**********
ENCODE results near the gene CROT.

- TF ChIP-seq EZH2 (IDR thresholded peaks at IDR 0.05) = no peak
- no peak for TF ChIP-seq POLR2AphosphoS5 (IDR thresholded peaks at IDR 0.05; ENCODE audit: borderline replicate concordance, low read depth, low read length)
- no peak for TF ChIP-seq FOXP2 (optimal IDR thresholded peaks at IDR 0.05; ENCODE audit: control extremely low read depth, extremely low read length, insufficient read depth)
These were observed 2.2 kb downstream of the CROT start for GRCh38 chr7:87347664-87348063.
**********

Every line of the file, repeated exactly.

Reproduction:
ENCODE results near the gene CROT.

- TF ChIP-seq EZH2 (IDR thresholded peaks at IDR 0.05) = no peak
- no peak for TF ChIP-seq POLR2AphosphoS5 (IDR thresholded peaks at IDR 0.05; ENCODE audit: borderline replicate concordance, low read depth, low read length)
- no peak for TF ChIP-seq FOXP2 (optimal IDR thresholded peaks at IDR 0.05; ENCODE audit: control extremely low read depth, extremely low read length, insufficient read depth)
These were observed 2.2 kb downstream of the CROT start for GRCh38 chr7:87347664-87348063.